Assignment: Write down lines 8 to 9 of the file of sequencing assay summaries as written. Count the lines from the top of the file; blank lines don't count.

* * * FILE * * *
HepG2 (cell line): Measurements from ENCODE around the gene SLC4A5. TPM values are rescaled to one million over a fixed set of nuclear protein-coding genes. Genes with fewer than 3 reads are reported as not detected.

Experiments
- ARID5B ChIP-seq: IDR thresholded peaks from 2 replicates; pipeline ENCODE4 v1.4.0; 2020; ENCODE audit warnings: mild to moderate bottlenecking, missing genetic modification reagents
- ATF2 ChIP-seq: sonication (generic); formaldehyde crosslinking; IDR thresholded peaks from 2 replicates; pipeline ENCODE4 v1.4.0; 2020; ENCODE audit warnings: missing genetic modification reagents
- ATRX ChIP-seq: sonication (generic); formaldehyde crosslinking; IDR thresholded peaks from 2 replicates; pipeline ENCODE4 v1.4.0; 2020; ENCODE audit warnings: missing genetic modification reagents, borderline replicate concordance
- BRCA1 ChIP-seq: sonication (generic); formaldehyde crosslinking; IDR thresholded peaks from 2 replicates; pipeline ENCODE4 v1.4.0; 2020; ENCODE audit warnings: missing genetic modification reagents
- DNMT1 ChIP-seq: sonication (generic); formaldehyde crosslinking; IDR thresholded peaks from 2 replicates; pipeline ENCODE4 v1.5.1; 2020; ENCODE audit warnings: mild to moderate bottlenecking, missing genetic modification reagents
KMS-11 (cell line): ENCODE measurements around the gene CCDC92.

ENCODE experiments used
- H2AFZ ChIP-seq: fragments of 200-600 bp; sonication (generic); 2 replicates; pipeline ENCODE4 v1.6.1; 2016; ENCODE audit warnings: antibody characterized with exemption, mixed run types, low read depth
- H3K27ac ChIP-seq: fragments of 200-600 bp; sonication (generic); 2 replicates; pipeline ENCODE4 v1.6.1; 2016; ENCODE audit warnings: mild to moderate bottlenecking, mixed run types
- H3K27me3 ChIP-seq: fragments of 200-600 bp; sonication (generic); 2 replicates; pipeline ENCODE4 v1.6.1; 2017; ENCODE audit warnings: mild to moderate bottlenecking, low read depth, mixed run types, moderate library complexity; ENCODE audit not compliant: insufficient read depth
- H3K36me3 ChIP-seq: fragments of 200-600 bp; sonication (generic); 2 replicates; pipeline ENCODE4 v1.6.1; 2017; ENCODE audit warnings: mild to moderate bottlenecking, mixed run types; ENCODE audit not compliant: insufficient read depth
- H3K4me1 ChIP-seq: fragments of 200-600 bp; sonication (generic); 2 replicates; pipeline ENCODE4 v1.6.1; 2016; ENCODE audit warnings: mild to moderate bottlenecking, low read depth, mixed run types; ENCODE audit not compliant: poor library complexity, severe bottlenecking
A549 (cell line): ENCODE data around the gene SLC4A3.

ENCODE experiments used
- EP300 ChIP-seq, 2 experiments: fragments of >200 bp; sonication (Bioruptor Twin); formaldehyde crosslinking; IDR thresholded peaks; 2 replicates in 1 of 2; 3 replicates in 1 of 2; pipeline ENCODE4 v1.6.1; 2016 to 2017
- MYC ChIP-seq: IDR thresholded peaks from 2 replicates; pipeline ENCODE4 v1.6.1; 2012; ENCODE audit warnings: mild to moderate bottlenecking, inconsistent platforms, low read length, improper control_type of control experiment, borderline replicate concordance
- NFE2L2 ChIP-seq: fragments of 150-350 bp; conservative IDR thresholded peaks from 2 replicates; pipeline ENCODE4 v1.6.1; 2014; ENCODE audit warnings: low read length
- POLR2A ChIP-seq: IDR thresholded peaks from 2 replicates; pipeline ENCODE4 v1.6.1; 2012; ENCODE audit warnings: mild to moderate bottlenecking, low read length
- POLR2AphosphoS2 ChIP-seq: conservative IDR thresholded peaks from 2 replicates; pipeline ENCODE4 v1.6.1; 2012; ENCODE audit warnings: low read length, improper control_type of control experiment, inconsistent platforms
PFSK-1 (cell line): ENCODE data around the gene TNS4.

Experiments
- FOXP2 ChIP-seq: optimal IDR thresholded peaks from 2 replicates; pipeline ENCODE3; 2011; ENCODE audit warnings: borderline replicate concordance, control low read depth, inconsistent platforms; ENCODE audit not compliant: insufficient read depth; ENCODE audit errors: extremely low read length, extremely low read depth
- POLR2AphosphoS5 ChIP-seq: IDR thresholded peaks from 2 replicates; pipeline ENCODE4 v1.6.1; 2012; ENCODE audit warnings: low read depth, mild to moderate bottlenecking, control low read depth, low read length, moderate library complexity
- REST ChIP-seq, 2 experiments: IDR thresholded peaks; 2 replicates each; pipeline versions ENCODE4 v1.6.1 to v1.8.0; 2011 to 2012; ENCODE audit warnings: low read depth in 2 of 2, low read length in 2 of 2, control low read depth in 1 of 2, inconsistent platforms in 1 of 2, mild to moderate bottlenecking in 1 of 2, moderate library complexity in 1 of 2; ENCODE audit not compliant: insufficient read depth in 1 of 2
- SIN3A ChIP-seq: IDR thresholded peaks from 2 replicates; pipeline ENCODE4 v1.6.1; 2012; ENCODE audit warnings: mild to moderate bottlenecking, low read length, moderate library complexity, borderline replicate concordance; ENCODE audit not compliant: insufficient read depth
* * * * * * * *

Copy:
KMS-11 (cell line): ENCODE measurements around the gene CCDC92.

ENCODE experiments used